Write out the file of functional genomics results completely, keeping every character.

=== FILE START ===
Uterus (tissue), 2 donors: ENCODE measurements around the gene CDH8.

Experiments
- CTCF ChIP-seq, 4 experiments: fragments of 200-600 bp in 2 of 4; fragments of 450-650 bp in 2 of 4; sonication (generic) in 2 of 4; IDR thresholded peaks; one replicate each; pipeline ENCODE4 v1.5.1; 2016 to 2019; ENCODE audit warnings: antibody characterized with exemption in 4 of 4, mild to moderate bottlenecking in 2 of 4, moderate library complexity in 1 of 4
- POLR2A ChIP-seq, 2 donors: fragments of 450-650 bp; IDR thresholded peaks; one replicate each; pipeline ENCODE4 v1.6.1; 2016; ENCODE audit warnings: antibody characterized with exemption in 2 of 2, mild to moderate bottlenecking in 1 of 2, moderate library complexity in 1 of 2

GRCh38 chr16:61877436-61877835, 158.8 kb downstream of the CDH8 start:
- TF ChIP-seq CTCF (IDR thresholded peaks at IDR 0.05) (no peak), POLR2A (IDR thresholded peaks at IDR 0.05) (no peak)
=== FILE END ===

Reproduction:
Uterus (tissue), 2 donors: ENCODE measurements around the gene CDH8.

Experiments
- CTCF ChIP-seq, 4 experiments: fragments of 200-600 bp in 2 of 4; fragments of 450-650 bp in 2 of 4; sonication (generic) in 2 of 4; IDR thresholded peaks; one replicate each; pipeline ENCODE4 v1.5.1; 2016 to 2019; ENCODE audit warnings: antibody characterized with exemption in 4 of 4, mild to moderate bottlenecking in 2 of 4, moderate library complexity in 1 of 4
- POLR2A ChIP-seq, 2 donors: fragments of 450-650 bp; IDR thresholded peaks; one replicate each; pipeline ENCODE4 v1.6.1; 2016; ENCODE audit warnings: antibody characterized with exemption in 2 of 2, mild to moderate bottlenecking in 1 of 2, moderate library complexity in 1 of 2

GRCh38 chr16:61877436-61877835, 158.8 kb downstream of the CDH8 start:
- TF ChIP-seq CTCF (IDR thresholded peaks at IDR 0.05) (no peak), POLR2A (IDR thresholded peaks at IDR 0.05) (no peak)